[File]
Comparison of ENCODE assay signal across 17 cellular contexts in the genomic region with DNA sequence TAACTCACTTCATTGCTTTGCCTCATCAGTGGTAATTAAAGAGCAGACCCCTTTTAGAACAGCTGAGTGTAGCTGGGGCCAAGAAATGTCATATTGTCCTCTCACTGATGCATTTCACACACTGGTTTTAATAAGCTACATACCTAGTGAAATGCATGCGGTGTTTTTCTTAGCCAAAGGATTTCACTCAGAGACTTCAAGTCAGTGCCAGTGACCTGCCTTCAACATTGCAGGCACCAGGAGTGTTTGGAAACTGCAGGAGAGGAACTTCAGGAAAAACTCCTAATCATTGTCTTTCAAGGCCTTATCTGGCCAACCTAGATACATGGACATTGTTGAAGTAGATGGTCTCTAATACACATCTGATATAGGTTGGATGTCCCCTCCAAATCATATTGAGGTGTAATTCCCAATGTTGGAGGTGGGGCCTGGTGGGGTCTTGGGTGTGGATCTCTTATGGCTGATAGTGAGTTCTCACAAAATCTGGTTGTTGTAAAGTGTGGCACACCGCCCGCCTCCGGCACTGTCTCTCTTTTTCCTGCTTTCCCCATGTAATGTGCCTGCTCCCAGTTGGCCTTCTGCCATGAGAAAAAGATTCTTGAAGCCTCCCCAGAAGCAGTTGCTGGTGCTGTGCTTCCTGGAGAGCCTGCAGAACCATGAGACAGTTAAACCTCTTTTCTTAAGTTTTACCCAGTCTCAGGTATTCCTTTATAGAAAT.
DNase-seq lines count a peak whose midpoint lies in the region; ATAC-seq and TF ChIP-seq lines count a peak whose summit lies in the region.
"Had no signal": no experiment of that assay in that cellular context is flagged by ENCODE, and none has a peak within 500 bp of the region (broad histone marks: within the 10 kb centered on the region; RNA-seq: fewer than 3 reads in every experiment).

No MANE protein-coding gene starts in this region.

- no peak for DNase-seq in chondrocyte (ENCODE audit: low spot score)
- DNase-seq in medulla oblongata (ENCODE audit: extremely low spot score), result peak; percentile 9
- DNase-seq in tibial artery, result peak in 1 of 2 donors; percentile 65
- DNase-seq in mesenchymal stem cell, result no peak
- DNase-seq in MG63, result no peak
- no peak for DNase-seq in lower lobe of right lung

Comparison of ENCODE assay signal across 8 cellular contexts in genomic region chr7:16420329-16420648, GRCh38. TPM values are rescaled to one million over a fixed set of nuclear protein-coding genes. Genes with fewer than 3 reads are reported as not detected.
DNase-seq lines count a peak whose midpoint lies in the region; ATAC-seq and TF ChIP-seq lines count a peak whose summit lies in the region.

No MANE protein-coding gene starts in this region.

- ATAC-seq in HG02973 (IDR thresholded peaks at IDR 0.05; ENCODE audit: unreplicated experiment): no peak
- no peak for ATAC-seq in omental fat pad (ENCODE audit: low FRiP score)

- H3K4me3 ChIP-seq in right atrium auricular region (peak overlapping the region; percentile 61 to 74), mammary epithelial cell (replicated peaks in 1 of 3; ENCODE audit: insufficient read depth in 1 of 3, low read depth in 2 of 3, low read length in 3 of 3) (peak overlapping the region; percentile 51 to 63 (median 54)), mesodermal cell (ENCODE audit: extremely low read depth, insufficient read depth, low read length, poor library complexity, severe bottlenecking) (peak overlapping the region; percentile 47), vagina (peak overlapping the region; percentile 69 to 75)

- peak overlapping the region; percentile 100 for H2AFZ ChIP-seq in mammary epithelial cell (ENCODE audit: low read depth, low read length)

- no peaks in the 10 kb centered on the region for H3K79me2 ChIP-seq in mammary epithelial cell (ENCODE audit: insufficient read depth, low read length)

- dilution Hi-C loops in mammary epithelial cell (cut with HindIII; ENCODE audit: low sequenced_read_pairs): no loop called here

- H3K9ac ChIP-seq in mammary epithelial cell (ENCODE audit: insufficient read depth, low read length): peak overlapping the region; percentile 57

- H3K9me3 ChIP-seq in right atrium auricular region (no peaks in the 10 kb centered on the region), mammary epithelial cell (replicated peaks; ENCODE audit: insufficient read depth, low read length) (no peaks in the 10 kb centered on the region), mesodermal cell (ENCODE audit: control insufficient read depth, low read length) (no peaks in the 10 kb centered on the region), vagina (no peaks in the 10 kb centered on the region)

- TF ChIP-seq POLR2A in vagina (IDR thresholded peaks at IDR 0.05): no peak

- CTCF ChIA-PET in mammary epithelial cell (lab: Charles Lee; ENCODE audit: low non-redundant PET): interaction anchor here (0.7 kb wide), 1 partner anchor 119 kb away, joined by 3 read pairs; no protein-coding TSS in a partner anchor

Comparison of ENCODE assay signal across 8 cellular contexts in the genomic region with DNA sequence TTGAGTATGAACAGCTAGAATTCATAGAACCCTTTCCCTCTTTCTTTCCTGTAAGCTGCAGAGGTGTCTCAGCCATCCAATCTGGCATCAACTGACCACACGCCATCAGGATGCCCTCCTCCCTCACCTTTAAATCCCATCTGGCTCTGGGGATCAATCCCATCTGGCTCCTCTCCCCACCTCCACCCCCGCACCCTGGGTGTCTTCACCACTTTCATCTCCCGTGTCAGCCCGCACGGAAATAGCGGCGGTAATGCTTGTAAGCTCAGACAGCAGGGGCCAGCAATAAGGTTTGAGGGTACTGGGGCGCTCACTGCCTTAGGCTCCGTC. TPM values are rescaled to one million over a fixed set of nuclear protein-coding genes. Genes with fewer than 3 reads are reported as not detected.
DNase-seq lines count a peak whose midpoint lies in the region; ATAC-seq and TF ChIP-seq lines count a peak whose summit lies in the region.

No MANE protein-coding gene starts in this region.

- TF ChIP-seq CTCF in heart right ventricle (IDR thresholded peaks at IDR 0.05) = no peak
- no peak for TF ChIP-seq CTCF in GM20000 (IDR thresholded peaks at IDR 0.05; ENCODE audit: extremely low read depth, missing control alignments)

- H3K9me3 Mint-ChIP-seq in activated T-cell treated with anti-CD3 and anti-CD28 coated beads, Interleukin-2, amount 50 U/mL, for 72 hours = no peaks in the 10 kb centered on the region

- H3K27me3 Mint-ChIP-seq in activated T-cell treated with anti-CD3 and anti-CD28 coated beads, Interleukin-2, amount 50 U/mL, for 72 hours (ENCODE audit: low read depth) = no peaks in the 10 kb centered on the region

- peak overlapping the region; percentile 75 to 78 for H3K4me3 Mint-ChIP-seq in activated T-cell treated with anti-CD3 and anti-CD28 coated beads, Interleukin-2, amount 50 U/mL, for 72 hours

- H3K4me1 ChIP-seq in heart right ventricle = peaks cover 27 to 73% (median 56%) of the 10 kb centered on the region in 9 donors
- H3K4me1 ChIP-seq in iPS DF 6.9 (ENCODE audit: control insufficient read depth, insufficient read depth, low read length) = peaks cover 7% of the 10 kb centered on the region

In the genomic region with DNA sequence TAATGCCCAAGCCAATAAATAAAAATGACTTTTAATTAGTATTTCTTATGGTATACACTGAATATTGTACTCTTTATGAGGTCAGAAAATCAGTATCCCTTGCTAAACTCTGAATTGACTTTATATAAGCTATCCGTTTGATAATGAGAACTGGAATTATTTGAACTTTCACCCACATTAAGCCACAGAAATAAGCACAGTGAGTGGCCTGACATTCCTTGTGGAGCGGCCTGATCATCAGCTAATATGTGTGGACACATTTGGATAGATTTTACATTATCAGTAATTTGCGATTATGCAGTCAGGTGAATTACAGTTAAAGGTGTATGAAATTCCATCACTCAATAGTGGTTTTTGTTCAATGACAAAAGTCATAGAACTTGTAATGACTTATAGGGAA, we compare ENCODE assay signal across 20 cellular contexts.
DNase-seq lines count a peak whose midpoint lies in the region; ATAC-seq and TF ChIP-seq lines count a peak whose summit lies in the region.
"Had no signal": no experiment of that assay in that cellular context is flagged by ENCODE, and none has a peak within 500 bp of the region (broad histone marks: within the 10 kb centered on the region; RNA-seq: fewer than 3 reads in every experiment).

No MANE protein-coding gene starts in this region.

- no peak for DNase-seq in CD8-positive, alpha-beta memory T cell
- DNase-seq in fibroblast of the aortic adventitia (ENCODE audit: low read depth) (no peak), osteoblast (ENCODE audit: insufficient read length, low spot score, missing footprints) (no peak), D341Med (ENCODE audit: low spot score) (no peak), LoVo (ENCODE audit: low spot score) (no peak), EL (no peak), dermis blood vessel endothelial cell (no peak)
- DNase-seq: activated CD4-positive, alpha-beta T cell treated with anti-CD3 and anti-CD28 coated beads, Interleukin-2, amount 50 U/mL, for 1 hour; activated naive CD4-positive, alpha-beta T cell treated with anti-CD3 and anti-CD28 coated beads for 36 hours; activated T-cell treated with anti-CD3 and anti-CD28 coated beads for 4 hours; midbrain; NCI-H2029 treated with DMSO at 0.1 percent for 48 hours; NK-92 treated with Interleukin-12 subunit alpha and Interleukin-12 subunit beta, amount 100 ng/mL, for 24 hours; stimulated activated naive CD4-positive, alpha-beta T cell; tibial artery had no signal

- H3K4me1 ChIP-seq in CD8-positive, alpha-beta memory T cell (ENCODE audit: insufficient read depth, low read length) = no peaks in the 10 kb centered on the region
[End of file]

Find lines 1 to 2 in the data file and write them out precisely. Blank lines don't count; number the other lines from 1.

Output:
Comparison of ENCODE assay signal across 17 cellular contexts in the genomic region with DNA sequence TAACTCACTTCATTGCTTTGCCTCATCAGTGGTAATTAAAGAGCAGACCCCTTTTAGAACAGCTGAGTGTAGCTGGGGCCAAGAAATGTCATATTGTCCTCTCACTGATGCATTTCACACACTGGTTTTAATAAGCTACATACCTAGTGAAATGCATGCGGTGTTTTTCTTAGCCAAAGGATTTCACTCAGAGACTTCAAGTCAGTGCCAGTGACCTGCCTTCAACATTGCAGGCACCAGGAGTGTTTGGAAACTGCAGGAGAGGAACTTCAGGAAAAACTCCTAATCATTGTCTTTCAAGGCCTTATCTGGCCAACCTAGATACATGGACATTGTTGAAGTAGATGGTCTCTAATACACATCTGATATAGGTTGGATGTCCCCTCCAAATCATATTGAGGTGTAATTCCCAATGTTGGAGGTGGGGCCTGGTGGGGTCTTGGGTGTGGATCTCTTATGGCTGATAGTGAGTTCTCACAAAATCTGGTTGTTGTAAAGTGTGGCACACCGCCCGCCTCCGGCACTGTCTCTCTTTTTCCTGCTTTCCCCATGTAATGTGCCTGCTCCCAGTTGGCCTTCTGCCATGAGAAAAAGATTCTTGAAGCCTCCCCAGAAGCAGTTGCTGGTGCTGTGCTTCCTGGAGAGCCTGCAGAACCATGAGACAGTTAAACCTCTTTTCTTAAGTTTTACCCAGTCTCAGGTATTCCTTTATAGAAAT.
DNase-seq lines count a peak whose midpoint lies in the region; ATAC-seq and TF ChIP-seq lines count a peak whose summit lies in the region.